SALEX- salicylic acid cream
SALEX- salicylic acid lotion
Coria Laboratories

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Salex® Cream contains 6% salicylic acid USP incorporated into a patented Multivesicular Emulsion (MVE®) vehicle consisting of ammonium lactate, behentrimonium methosulfate, cetearyl alcohol, cetyl alcohol, dimethicone 360, disodium EDTA, glycerin, glyceryl stearate SE, methylparaben, mineral oil, PEG-100 stearate, phenoxyethanol, propylparaben, purified water and trolamine.

Salex Lotion contains 6% w/w salicylic acid USP incorporated into a patented Multivesicular Emulsion (MVE) vehicle consisting of ammonium lactate, behentrimonium methosulfate, cetearyl alcohol, cetyl alcohol, dimethicone 360, disodium EDTA, glycerin, glyceryl stearate SE, methylparaben, mineral oil, PEG-100 stearate, propylparaben, purified water and trolamine.

Salicylic acid is the 2-hydroxy derivative of benzoic acid having the following structure:

Chemical Structure

This MVE formulation has been shown to provide gradual and prolonged release of the active ingredient into the skin.1


Salicylic acid has been shown to produce desquamation of the horny layer of skin while not effecting qualitative or quantitative changes in the structure of the viable epidermis. The mechanism of action has been attributed to a dissolution of intercellular cement substance. In a study of the percutaneous absorption of salicylic acid in a 6% salicylic acid gel in four patients with extensive active psoriasis, Taylor and Halprin showed that the peak serum salicylate levels never exceeded 5 mg/100 mL even though more than 60% of the applied salicylic acid was absorbed. Systemic toxic reactions are usually associated with much higher serum levels (30 to 40 mg/100 mL). Peak serum levels occurred within 5 hours of the topical application under occlusion. The sites were occluded for 10 hours over the entire body surface below the neck. Since salicylates are distributed in the extracellular space, patients with a contracted extracellular space due to dehydration or diuretics have higher salicylate levels than those with a normal extracellular space. (See PRECAUTIONS.)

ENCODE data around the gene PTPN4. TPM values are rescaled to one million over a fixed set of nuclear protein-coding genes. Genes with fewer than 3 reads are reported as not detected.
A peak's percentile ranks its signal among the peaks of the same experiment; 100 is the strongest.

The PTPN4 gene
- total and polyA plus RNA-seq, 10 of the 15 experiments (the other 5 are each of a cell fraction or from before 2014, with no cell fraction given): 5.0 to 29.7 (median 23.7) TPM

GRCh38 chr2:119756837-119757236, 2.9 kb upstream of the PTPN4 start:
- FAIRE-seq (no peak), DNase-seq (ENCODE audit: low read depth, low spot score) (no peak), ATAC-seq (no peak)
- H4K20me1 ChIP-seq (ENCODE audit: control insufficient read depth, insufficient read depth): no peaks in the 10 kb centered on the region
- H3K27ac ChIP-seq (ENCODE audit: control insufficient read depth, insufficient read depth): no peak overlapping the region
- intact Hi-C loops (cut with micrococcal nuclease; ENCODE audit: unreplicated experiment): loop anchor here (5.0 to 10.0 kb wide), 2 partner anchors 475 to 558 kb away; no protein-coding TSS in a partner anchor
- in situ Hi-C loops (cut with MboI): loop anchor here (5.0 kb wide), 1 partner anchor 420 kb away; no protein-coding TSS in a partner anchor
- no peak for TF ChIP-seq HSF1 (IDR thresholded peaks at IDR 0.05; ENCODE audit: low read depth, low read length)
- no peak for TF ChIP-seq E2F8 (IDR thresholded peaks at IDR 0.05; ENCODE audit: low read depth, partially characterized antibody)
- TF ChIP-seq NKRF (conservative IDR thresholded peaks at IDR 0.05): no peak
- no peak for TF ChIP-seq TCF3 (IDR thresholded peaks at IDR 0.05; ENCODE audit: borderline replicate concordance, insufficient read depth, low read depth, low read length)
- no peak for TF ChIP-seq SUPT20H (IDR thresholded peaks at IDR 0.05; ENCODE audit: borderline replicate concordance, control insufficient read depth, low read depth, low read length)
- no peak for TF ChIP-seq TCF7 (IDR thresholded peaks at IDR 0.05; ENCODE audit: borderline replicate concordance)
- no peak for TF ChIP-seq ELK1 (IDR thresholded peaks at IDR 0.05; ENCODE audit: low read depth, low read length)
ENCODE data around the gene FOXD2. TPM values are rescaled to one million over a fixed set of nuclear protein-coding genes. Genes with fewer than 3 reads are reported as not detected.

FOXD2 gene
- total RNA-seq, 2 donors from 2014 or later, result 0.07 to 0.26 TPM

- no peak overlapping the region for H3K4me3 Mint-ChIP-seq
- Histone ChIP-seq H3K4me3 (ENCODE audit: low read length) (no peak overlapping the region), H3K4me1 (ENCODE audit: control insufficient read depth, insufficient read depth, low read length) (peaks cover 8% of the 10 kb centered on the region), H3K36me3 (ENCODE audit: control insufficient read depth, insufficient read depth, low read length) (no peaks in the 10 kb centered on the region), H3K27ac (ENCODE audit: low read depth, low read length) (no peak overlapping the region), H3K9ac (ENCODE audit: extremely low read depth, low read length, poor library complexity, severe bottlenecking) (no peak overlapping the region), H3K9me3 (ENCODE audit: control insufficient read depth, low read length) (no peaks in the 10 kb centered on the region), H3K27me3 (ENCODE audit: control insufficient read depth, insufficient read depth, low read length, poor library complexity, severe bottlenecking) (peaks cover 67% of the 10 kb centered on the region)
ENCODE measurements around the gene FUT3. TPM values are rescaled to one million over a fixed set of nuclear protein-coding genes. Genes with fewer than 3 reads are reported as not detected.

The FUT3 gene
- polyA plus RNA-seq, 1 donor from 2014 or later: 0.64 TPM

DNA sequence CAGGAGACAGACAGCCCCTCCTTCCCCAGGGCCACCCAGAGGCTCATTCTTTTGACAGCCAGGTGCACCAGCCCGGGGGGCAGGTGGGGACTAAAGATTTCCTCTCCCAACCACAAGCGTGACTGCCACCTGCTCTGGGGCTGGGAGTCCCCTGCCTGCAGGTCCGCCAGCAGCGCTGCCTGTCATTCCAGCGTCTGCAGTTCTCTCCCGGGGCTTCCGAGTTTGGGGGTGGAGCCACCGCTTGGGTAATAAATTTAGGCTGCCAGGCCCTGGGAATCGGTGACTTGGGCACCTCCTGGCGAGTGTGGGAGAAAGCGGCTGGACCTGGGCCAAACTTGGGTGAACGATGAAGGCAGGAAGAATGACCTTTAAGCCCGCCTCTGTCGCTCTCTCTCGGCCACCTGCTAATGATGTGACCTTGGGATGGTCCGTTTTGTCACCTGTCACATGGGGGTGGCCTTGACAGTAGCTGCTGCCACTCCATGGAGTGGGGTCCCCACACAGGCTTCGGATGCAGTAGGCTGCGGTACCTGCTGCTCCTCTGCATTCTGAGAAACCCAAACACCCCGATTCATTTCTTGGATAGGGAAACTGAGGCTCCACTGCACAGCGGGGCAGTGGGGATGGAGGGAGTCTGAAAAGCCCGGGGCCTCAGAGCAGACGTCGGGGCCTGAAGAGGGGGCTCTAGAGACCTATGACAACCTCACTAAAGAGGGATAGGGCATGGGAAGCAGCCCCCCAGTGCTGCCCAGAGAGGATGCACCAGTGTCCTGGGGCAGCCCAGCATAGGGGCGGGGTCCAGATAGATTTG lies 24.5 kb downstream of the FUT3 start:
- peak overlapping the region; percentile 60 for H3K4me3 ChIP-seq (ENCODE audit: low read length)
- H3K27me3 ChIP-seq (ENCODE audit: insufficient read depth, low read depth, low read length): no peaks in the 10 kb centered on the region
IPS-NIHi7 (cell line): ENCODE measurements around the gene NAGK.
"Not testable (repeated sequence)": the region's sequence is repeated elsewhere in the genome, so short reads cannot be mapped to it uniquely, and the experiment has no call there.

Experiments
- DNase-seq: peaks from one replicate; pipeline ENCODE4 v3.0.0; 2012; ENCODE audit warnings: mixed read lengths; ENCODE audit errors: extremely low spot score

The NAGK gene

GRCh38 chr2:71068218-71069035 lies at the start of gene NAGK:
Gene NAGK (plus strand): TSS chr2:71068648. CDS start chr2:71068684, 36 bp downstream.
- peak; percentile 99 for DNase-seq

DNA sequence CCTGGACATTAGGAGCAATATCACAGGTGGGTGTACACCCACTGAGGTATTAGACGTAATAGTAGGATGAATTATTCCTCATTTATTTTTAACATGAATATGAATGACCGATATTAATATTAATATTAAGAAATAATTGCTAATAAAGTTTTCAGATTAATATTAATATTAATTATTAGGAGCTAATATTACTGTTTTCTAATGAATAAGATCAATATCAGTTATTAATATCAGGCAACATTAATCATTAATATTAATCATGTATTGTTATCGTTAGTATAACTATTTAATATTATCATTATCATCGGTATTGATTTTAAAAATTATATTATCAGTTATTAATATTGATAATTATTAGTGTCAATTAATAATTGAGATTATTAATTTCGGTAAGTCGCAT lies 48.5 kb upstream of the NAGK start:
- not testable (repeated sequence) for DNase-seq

The major metabolites identified in the urine after topical administration are salicyluric acid (52%), salicylate glucuronides (42%) and free salicylic acid (6%). The urinary metabolites after percutaneous absorption differ from those after oral salicylate administration; those derived from percutaneous absorption contain more salicylate glucuronides and less salicyluric and salicylic acid. Almost 95% of a single dose of salicylate is excreted within 24 hours of its entrance into the extracellular space.

Fifty to eighty percent of salicylate is protein bound to albumin. Salicylates compete with the binding of several drugs and can modify the action of these drugs; by similar competitive mechanisms, other drugs can influence the serum levels of salicylate. (See PRECAUTIONS.)


For Dermatologic Use: Salex is a topical aid in the removal of excessive keratin in hyperkeratotic skin disorders, including verrucae, and the various ichthyoses (vulgaris, sex-linked and lamellar), keratosis palmaris and plantaris, keratosis pilaris, pityriasis rubra pilaris, and psoriasis (including body, scalp, palms and soles).

For Podiatric Use: Salex is a topical aid in the removal of excessive keratin on dorsal and plantar hyperkeratotic lesions. Topical preparations of 6% salicylic acid have been reported to be useful adjunctive therapy for verrucae plantares.


Salex should not be used in any patient known to be sensitive to salicylic acid or any other listed ingredients. Salex should not be used in children under 2 years of age.